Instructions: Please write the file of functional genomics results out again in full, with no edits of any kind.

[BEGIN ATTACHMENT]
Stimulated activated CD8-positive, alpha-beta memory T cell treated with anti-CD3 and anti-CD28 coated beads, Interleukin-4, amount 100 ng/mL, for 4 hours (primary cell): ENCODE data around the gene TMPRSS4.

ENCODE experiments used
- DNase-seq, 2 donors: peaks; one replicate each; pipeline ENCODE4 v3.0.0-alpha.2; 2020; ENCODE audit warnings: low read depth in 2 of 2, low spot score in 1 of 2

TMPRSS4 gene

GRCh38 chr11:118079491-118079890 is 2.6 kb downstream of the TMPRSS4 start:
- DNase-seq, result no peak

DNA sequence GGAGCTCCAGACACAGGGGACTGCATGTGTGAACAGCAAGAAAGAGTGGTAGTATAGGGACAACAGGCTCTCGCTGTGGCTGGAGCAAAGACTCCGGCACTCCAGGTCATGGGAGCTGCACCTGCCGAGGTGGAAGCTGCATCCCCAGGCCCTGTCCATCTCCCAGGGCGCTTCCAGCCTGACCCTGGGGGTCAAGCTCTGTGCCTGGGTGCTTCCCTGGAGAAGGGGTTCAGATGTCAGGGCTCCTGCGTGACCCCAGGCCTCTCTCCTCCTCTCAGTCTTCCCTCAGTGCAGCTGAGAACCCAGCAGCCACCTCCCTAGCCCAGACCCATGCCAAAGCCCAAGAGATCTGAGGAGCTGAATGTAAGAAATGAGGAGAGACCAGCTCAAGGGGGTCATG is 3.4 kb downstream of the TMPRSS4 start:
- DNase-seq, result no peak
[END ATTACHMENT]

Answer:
Stimulated activated CD8-positive, alpha-beta memory T cell treated with anti-CD3 and anti-CD28 coated beads, Interleukin-4, amount 100 ng/mL, for 4 hours (primary cell): ENCODE data around the gene TMPRSS4.

ENCODE experiments used
- DNase-seq, 2 donors: peaks; one replicate each; pipeline ENCODE4 v3.0.0-alpha.2; 2020; ENCODE audit warnings: low read depth in 2 of 2, low spot score in 1 of 2

TMPRSS4 gene

GRCh38 chr11:118079491-118079890 is 2.6 kb downstream of the TMPRSS4 start:
- DNase-seq, result no peak

DNA sequence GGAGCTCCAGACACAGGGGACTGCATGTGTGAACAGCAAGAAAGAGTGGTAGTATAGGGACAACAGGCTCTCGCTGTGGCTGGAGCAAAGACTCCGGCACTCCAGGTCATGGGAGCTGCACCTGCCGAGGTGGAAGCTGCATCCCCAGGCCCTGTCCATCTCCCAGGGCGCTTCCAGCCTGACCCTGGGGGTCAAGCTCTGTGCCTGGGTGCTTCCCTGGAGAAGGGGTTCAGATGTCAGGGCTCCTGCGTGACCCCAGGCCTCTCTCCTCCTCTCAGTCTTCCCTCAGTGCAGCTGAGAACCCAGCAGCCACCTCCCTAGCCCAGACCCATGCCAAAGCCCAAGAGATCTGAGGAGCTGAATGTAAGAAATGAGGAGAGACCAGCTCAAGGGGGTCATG is 3.4 kb downstream of the TMPRSS4 start:
- DNase-seq, result no peak